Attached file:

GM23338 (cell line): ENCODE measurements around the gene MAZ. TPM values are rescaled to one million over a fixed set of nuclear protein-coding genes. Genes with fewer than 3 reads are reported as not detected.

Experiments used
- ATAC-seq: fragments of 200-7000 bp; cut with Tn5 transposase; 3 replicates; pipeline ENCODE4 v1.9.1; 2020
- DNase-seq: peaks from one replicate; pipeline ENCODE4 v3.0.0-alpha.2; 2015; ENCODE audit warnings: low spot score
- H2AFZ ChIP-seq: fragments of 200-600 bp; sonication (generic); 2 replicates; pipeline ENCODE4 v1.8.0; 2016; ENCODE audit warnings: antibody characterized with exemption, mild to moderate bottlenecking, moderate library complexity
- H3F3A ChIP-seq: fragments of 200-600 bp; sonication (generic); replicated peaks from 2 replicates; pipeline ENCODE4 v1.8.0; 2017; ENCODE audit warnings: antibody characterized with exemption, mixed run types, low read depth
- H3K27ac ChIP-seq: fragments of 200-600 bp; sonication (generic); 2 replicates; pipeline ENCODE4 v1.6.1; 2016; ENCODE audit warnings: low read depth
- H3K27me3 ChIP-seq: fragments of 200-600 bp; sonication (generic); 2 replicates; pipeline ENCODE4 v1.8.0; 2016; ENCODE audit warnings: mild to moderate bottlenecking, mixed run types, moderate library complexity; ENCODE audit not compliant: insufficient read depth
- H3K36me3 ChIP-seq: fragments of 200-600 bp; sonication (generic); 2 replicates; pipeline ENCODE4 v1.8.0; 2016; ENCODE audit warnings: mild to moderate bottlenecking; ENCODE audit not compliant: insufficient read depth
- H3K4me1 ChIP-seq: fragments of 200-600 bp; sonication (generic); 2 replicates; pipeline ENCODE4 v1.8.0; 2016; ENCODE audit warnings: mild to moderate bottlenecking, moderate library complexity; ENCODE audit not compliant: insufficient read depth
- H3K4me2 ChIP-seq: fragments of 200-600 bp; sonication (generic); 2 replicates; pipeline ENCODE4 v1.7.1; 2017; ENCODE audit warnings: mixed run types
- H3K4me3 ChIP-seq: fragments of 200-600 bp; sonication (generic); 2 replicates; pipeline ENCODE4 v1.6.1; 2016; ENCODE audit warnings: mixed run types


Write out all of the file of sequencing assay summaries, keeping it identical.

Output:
GM23338 (cell line): ENCODE measurements around the gene MAZ. TPM values are rescaled to one million over a fixed set of nuclear protein-coding genes. Genes with fewer than 3 reads are reported as not detected.

Experiments used
- ATAC-seq: fragments of 200-7000 bp; cut with Tn5 transposase; 3 replicates; pipeline ENCODE4 v1.9.1; 2020
- DNase-seq: peaks from one replicate; pipeline ENCODE4 v3.0.0-alpha.2; 2015; ENCODE audit warnings: low spot score
- H2AFZ ChIP-seq: fragments of 200-600 bp; sonication (generic); 2 replicates; pipeline ENCODE4 v1.8.0; 2016; ENCODE audit warnings: antibody characterized with exemption, mild to moderate bottlenecking, moderate library complexity
- H3F3A ChIP-seq: fragments of 200-600 bp; sonication (generic); replicated peaks from 2 replicates; pipeline ENCODE4 v1.8.0; 2017; ENCODE audit warnings: antibody characterized with exemption, mixed run types, low read depth
- H3K27ac ChIP-seq: fragments of 200-600 bp; sonication (generic); 2 replicates; pipeline ENCODE4 v1.6.1; 2016; ENCODE audit warnings: low read depth
- H3K27me3 ChIP-seq: fragments of 200-600 bp; sonication (generic); 2 replicates; pipeline ENCODE4 v1.8.0; 2016; ENCODE audit warnings: mild to moderate bottlenecking, mixed run types, moderate library complexity; ENCODE audit not compliant: insufficient read depth
- H3K36me3 ChIP-seq: fragments of 200-600 bp; sonication (generic); 2 replicates; pipeline ENCODE4 v1.8.0; 2016; ENCODE audit warnings: mild to moderate bottlenecking; ENCODE audit not compliant: insufficient read depth
- H3K4me1 ChIP-seq: fragments of 200-600 bp; sonication (generic); 2 replicates; pipeline ENCODE4 v1.8.0; 2016; ENCODE audit warnings: mild to moderate bottlenecking, moderate library complexity; ENCODE audit not compliant: insufficient read depth
- H3K4me2 ChIP-seq: fragments of 200-600 bp; sonication (generic); 2 replicates; pipeline ENCODE4 v1.7.1; 2017; ENCODE audit warnings: mixed run types
- H3K4me3 ChIP-seq: fragments of 200-600 bp; sonication (generic); 2 replicates; pipeline ENCODE4 v1.6.1; 2016; ENCODE audit warnings: mixed run types